The B.C. government is reviving its so-called "gag law" that would cap provincial election spending by lobby groups.

The ruling B.C. Liberals have introduced a revised version of the bill that was successfully challenged in court before the 2009 provincial election.

The courts said the legislation went too far in capping spending  before the campaign period and struck down sections of the bill.

Premier Christy Clark said the government has tried to respond to the court's concerns.

"The principle behind [the legislation] though is that when you have a fixed election date, and you have defined spending limits in a fixed election date, if you don't do something else to try and control third-party spending, you essentially render those spending limits within the campaign period meaningless," Clark said.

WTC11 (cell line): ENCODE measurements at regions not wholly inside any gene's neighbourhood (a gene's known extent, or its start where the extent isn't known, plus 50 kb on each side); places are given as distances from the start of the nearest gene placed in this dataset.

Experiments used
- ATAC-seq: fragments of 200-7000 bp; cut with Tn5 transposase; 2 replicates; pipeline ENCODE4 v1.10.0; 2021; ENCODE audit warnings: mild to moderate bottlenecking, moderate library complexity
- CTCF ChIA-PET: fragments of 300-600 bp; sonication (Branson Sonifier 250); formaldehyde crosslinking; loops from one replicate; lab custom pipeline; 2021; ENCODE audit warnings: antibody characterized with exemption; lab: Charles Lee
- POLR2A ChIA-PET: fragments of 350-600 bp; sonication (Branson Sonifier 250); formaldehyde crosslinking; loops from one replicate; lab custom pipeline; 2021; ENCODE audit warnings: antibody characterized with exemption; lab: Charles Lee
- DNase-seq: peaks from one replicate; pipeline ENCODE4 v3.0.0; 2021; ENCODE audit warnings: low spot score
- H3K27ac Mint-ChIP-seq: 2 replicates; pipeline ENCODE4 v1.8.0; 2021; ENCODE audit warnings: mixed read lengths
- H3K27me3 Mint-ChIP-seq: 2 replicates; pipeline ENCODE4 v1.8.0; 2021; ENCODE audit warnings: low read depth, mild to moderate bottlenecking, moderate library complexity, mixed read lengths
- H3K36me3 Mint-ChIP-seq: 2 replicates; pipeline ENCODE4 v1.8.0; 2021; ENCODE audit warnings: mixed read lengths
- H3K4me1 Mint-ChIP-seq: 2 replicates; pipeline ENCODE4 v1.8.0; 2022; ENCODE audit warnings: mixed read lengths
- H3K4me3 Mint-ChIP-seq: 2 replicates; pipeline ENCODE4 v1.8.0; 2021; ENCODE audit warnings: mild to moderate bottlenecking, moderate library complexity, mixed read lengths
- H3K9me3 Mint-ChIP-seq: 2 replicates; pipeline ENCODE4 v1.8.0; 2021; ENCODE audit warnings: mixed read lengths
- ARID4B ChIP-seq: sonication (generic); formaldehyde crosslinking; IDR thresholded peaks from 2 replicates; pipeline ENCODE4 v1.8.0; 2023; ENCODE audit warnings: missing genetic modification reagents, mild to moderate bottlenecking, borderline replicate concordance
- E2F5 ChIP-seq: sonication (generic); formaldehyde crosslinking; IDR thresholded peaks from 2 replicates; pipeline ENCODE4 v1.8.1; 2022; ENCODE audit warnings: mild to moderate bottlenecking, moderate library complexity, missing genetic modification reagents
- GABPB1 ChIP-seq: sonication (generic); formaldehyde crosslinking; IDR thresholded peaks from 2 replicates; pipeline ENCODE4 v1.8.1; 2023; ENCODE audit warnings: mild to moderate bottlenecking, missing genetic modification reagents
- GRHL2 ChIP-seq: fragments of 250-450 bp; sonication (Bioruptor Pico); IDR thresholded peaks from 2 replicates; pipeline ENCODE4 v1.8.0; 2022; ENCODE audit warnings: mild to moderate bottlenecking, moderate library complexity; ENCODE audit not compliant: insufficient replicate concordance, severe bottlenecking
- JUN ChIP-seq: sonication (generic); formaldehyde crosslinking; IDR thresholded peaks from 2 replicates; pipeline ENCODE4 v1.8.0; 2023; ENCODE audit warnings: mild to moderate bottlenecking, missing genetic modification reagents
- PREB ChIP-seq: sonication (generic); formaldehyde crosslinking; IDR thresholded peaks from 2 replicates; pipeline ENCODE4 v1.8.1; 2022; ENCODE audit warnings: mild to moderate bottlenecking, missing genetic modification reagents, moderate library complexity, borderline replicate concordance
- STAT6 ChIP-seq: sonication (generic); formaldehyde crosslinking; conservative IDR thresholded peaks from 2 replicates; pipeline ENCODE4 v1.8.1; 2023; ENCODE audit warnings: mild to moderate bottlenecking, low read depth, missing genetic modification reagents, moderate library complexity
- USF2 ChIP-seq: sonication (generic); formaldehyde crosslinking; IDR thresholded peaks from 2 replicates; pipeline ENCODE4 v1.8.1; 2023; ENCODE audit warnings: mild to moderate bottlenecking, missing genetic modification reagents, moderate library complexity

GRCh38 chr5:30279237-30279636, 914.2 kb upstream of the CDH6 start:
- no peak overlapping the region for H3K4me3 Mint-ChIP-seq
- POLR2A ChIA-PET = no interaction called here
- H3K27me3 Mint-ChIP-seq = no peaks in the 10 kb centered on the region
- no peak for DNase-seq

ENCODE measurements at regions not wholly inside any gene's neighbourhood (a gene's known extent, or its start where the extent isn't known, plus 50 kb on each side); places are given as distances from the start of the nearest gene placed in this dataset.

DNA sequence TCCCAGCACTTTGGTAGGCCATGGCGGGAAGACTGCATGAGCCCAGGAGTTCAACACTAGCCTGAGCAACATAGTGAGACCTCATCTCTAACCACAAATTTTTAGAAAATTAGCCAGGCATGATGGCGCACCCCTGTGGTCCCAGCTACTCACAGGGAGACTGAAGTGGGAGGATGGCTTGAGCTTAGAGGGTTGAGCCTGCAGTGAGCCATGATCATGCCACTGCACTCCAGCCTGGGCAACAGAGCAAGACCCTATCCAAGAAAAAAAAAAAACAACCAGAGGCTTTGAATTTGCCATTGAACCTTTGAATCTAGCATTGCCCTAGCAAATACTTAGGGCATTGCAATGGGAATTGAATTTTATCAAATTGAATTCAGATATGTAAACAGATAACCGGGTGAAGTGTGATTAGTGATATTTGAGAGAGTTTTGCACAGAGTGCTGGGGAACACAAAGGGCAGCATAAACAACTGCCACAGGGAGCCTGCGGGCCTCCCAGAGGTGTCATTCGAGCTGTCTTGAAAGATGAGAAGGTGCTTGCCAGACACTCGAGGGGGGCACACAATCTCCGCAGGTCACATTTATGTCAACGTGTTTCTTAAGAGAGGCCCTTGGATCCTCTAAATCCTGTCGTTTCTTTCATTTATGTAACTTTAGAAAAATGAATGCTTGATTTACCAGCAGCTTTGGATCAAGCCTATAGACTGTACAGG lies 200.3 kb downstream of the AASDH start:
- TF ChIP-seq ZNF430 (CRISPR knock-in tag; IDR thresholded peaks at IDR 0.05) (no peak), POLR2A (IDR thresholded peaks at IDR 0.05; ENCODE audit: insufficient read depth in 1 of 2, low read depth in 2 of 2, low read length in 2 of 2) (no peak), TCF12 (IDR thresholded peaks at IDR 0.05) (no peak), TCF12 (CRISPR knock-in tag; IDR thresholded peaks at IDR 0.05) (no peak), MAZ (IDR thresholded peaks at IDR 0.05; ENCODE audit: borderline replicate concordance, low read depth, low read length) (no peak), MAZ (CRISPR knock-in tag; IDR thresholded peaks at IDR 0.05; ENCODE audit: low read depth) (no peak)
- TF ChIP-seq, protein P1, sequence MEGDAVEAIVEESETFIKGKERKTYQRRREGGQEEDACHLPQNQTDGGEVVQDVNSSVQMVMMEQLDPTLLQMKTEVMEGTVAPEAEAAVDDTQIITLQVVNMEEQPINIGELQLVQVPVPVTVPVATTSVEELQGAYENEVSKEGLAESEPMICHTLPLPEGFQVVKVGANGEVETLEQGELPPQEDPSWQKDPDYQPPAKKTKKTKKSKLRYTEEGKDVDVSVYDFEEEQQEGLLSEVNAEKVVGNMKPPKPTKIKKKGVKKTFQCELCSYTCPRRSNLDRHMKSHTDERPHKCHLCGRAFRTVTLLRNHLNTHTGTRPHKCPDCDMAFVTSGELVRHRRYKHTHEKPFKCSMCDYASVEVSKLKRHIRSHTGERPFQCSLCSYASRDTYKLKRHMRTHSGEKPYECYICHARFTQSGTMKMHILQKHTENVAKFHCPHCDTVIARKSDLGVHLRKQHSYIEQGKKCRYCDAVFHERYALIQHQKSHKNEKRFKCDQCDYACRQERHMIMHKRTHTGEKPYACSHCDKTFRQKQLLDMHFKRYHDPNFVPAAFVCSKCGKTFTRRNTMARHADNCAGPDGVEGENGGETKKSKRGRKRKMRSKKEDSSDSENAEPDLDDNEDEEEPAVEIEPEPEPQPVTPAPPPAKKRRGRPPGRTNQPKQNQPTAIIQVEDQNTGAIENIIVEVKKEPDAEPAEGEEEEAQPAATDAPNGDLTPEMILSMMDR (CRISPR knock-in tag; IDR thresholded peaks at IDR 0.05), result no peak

The new bill is less restrictive, limiting third-party spending for 40 days before the campaign rather than the 60 days featured in the previous bill.

But New Democrat MLA Leonard Krog said he expects the new bill will also be struck down.

"I suspect it's offensive to most British Columbians. We're highly suspicious."

Krog said he believes the Liberals are trying to help their own cause in the next election.

With files from the CBC's Jeff Davies